That’s what my dear grandfather keeps repeating as I maneuver my way through my grandparent’s cottage in Jamaica. A subtle reminder that this city girl has to make minor/major adjustments to the simplicity and life innovation that the country brings. The kitchen is quaint, the dishes are charmingly mismatched and the gas stove requires a match to light. The bathroom has a running shower with a switch for heated water. Air conditioning is known as fresh air that flows through open shutters and doorways and cools my dampened skin. The sun seems to rise earlier than what I’m accustomed to reminding me that breakfast is begging to be prepared.
Salt fish also known as salted cod or bacalao, is a popular dried fish that is prepared by salting the fresh fish and setting it out to dry. It’s commonly used in Latin, Caribbean and African cooking. I grew up eating ackee and saltfish for breakfast. Admittedly, I didn’t have it as often as I would have liked because fresh ackee wasn’t readily available in Atlanta. Being spoiled and having no interest in food other than eating it as a child, I never took the time to learn.
So here I am in the country side of Jamaica, staring at salt fish as if for the first time in thirty years. My grandparents have different ideas of whether to boil it first or soak it, eitherways, both are necessary to get rid of the heavy salt preservative. While they sort it out, I resort to chopping tomatoes, dicing onion and garlic and picking fresh thyme. My grandmother shows me how to break up the fish and pick out the bones. For the first time I manage to light the stove with a simple match and feel somewhat accomplished.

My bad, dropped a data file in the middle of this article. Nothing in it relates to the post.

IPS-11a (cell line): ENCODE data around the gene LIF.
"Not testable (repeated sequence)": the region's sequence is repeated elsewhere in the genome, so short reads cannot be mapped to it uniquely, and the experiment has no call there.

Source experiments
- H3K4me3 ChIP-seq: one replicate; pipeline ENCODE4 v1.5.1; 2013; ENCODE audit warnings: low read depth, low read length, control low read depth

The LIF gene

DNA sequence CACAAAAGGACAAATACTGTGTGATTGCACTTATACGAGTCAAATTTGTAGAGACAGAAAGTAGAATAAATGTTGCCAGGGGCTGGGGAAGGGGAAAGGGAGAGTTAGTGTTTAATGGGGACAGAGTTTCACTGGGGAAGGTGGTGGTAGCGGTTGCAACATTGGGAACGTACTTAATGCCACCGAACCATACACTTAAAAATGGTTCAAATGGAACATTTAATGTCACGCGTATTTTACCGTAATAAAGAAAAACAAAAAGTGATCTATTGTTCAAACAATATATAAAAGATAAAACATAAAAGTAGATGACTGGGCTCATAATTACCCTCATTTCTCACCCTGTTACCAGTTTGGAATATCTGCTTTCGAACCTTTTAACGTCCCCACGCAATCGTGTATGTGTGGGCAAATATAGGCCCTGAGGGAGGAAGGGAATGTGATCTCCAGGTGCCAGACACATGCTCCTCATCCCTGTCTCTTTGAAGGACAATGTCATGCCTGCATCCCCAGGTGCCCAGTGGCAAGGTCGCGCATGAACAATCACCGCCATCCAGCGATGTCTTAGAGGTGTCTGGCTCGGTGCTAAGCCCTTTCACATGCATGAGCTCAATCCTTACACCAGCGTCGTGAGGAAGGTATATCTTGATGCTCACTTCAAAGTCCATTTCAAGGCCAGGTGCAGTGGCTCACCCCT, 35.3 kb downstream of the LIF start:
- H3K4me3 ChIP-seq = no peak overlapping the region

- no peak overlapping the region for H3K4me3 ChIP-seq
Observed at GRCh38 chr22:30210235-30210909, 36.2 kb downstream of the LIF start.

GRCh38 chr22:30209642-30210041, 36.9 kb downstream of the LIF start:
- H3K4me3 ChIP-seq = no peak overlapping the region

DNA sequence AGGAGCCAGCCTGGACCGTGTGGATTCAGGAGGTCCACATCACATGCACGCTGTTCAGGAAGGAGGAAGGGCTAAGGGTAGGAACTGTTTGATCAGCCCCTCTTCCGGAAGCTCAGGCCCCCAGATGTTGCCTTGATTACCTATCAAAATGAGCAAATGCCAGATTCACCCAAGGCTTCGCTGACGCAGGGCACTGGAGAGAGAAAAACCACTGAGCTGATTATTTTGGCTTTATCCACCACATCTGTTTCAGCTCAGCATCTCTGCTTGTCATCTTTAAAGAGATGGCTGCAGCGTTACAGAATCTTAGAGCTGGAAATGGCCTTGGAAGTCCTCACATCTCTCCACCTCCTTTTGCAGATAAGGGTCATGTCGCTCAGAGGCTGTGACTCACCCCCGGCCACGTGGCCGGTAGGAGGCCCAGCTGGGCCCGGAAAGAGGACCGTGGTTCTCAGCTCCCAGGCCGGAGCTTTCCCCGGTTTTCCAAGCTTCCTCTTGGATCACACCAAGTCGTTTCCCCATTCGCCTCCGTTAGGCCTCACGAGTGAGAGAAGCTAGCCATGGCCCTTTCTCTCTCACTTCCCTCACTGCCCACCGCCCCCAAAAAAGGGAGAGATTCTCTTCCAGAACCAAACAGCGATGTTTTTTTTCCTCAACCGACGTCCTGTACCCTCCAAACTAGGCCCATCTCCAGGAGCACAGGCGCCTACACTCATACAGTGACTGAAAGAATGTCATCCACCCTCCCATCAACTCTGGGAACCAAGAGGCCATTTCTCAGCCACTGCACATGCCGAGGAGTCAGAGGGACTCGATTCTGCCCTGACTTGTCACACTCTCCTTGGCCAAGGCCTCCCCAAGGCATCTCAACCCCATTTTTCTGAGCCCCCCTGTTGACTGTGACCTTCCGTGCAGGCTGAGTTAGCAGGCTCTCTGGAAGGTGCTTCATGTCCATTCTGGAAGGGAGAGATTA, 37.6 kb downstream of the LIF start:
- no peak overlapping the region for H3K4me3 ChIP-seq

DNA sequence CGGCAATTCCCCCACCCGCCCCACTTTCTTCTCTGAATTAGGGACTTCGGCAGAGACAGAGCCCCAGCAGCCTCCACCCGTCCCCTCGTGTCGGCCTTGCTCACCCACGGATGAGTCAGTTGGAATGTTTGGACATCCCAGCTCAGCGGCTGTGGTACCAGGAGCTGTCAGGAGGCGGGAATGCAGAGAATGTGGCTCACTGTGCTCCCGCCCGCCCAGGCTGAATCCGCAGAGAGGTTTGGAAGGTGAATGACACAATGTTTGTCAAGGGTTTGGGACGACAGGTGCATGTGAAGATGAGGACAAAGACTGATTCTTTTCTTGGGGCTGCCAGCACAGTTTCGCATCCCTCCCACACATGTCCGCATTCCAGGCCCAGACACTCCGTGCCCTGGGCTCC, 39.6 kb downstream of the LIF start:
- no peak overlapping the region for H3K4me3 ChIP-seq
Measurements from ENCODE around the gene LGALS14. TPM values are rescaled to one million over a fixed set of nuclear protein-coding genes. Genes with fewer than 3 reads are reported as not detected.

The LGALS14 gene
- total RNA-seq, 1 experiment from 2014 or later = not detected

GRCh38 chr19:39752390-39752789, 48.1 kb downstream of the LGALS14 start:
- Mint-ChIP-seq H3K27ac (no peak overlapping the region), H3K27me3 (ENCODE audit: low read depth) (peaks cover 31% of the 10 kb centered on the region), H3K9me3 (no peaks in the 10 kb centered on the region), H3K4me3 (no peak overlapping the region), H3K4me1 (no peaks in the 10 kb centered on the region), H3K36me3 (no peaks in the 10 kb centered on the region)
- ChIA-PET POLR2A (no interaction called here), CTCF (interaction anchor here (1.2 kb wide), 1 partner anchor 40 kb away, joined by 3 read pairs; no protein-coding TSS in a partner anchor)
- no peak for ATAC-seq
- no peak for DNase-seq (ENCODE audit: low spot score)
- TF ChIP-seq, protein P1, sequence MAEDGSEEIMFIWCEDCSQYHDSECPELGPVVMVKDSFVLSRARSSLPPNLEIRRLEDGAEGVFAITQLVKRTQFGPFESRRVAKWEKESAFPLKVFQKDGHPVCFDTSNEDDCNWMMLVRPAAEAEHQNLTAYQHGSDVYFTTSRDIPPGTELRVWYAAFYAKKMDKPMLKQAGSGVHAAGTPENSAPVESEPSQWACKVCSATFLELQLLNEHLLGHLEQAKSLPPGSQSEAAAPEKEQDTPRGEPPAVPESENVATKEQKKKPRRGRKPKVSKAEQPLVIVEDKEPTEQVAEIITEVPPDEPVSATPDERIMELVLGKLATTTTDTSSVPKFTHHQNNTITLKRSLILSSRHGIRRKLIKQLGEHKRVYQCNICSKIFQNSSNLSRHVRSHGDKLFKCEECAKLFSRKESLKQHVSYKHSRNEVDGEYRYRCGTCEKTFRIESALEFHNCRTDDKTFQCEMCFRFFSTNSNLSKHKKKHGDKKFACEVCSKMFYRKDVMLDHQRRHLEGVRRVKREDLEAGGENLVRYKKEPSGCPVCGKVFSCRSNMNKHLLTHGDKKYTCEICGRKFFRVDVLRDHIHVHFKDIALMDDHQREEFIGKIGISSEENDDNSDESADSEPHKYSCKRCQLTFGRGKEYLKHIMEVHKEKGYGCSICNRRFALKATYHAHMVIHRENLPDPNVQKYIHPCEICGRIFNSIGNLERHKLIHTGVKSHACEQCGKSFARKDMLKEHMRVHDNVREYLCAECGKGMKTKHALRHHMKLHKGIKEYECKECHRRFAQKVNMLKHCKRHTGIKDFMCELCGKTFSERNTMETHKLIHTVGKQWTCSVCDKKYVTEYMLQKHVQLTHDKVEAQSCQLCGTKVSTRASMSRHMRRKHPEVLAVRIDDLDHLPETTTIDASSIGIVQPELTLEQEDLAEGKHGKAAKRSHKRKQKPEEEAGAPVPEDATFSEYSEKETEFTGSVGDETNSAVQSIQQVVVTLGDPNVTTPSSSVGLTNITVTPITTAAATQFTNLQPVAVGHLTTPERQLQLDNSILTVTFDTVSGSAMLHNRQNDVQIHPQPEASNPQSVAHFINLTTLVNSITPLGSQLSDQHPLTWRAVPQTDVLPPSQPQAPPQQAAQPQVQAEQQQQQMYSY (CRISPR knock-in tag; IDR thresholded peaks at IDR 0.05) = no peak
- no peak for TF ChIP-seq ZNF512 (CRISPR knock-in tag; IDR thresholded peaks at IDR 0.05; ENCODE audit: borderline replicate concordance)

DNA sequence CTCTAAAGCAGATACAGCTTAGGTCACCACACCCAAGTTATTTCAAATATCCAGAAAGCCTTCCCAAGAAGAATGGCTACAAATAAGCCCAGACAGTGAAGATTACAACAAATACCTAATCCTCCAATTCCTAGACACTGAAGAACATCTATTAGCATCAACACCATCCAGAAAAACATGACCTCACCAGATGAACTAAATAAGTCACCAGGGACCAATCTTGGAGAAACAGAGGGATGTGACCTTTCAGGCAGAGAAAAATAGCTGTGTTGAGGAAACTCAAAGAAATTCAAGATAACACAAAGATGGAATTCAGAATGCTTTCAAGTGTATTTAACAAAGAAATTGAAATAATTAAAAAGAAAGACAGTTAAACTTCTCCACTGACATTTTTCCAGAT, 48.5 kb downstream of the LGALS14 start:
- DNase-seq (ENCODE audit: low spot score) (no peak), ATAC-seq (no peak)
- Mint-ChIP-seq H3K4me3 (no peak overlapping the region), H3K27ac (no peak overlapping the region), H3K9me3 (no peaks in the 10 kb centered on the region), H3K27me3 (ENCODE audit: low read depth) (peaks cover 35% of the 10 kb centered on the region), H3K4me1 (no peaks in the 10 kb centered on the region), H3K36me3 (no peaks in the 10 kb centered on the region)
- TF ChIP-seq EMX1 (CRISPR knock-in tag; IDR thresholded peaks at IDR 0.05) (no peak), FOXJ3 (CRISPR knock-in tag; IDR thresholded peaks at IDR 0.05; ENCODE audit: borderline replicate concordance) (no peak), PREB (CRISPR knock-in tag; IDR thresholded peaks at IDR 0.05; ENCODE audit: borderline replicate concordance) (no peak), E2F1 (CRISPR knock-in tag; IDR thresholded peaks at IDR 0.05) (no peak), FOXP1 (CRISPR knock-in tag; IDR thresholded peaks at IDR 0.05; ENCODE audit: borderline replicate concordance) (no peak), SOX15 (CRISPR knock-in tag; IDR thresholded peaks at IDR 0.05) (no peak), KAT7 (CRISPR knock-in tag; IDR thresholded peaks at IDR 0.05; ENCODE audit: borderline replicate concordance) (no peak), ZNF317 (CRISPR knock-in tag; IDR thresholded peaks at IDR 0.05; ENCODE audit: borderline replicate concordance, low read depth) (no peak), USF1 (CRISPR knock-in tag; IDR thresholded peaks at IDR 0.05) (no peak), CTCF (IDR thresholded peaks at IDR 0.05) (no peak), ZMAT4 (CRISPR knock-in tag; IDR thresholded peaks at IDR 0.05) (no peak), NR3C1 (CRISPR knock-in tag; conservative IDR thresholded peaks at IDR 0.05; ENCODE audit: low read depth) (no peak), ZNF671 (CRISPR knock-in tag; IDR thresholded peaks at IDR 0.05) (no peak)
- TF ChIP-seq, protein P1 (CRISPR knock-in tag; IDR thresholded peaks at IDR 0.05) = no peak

I heat oilive oil and add onion. The aroma is enough to fill my belly but my tastebuds know better and eagerly await the finished product. Next I add the garlic and then the tomatoes, crushing them more so their liquid releases and helps soften my fish. Last I add the fish, fresh thyme and a little water. I have no idea what the order of things should be, because my grandparents have left me to work it out myself.
So like with most things, I let intuition, the spirit of my tastebuds and the wisdom of the ancestral kitchen in which I cook, guide my hand so that it can taste good.
There was boiled green banana left over so I added them to the pan to heat. Filled with pride and having met a satiation that only DIYers are certain to know, I dished out half and saved the rest for later. Breakfast was served.
A delicious Caribbean breakfast stapled that can be eaten with ackee, bread, bakes, green banana and yam.
- Prep Time: 10 minutes
- Cook Time: 30 minutes
- Total Time: 40 minutes
- 8 oz saltfish, soaked overnight
- 1 tomato, diced
- ½ small onion, diced
- 1 garlic clove
- 2–3 sprigs of thyme
- olive oil
- Boil saltfish, until fish flakes easily, drain water
- Break up saltfish, discard skin and bones
- Heat oil in pan and sautee onion and garlic over medium heat until slightly translucent and fragrant
- Add tomatoes and sautee (~1 min)
- Lower heat and add saltfish pieces with thyme. May add a little water or ketchup if mixture is too dry.
- Heat through and serve.